1. Apparatus for the continuous measurement of approximate RMS values of an input signal, the apparatus comprising signal squaring means, an averager connected to said squaring means and having an energystorage element that provides an exponential transient characteristic, negative feedback means connecting said averager to the signal squaring means for providing signal division in proportion to the value of the output signal of the averager, source means of constant current connected to said averager for selectively discharging the energy-storage element thereof with a substantially constant current during the period that the output of the averager is greater than a value indicative of the instantaneous input signal, said source means supplying said substantially constant current with an amplitude that is proportional to the output of the averager upon the start of the discharge action.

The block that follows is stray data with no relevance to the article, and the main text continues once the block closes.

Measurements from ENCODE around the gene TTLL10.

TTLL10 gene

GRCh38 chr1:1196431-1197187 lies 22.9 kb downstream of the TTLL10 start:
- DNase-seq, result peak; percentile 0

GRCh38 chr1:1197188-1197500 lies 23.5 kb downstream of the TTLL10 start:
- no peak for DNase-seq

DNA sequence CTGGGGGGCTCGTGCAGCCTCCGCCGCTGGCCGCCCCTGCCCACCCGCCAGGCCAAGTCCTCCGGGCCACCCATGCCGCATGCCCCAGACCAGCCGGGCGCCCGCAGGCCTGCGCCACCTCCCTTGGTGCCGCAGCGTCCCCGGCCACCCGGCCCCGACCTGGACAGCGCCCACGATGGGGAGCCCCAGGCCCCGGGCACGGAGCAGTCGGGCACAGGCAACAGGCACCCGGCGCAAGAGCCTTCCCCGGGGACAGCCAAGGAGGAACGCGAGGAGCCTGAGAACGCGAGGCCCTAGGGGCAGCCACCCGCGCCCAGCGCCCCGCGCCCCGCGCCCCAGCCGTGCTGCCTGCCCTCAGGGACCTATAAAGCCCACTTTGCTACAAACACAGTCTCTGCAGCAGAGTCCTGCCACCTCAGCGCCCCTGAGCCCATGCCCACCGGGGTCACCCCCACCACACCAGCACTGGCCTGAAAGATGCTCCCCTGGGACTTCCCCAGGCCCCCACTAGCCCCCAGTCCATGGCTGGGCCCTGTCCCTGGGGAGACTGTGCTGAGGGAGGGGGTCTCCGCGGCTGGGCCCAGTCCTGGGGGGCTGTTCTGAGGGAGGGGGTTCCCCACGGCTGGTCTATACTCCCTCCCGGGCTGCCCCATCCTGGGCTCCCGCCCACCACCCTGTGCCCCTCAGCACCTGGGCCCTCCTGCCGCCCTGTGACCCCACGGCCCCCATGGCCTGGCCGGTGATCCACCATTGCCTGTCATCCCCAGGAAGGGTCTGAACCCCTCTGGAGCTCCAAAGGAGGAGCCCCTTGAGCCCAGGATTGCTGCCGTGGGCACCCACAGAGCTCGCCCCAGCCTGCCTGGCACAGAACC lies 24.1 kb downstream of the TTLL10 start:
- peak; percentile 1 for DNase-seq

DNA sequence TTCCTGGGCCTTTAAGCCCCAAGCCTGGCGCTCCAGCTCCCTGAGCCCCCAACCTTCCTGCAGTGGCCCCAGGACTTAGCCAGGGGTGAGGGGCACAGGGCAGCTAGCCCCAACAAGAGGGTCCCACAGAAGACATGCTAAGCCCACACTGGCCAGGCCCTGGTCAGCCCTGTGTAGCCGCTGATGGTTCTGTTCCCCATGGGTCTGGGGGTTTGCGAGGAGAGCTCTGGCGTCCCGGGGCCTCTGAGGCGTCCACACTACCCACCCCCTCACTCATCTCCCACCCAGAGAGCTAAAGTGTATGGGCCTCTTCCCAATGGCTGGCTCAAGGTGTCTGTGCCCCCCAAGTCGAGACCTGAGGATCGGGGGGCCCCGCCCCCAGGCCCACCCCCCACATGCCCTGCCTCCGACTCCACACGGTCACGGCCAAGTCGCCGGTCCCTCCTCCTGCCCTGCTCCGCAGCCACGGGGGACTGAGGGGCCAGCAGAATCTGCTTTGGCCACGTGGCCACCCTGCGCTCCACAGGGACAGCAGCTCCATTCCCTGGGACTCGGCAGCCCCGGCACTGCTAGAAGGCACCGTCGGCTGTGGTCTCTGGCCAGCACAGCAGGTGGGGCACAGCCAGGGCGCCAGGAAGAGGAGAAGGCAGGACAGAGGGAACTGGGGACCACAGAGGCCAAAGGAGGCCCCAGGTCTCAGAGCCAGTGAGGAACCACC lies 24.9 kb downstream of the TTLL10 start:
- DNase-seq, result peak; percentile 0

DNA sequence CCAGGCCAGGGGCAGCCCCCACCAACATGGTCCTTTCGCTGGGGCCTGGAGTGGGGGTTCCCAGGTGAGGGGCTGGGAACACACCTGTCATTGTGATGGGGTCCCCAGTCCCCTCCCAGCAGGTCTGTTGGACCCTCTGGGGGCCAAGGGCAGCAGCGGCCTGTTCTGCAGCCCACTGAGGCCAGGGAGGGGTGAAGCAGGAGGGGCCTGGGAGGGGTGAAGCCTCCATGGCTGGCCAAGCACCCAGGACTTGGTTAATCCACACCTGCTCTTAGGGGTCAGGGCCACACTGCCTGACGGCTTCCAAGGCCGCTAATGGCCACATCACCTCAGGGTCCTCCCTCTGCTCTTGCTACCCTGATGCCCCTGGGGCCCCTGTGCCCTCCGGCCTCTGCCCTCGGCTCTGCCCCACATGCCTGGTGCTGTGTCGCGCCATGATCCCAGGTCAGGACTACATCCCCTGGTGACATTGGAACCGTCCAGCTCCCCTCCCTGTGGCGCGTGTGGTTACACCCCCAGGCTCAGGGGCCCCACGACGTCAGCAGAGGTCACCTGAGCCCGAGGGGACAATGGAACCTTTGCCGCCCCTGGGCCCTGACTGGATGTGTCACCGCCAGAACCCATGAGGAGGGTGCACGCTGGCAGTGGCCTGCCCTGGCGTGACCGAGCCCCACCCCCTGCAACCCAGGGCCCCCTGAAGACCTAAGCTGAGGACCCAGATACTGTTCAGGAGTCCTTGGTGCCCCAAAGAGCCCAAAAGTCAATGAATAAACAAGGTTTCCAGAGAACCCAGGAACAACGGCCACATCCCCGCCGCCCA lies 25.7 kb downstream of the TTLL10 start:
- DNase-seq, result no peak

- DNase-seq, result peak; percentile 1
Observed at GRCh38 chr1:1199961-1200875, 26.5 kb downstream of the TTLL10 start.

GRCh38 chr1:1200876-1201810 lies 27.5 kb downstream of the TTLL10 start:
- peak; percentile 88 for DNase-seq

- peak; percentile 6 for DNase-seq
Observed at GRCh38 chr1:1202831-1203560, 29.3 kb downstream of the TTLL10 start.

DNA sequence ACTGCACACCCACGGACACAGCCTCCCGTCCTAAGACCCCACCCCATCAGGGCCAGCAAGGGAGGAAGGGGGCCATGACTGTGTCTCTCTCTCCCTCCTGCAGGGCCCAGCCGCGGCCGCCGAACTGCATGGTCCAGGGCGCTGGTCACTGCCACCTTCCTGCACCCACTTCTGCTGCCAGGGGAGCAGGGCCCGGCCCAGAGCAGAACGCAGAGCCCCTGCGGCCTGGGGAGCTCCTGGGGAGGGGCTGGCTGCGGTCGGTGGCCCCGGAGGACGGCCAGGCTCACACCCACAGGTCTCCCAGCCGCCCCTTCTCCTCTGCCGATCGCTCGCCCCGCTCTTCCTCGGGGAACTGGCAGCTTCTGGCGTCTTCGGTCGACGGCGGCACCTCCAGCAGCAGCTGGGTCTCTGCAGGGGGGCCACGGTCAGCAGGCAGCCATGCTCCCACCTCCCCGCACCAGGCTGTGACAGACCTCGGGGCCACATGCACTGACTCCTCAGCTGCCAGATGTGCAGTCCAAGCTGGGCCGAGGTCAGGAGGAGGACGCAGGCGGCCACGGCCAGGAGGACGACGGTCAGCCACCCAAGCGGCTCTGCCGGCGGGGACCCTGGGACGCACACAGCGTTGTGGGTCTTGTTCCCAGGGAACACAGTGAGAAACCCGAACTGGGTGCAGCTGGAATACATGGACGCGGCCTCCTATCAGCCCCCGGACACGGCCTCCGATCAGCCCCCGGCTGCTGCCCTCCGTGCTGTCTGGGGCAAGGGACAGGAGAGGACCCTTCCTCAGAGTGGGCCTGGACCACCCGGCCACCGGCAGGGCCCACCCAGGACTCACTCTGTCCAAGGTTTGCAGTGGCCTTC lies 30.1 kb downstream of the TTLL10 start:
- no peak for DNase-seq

2. The apparatus as in claim 1 wherein the squaring means includes a pair of multipliers each having a pair of inputs, means applying input signal to one input of one of the multipliers, an operational amplifier including a feedback circuit connected to apply the input signal to the other input of said one of the multipliers, said feedback circuit of said operational amplifier including the output and one input of the other of said multiplimeans with a reference potential for activating the switching means for the period during which the output potential of the squaring means is greater than the reference potential and for deactivating the switching means in response to the output of the squaring means attaining a value smaller than said reference potential, said source means supplying discharging current through said resistor to said integrating amplifier in response to deactivation of said switching means.

5. The apparatus as in claim 1 wherein said source means supplies said discharge current at a value substantially equal to the initial value of discharge current associated with an exponential discharge which would result without a constant current discharge.

Patent No. 3,795,868 Dated March 5, 1.974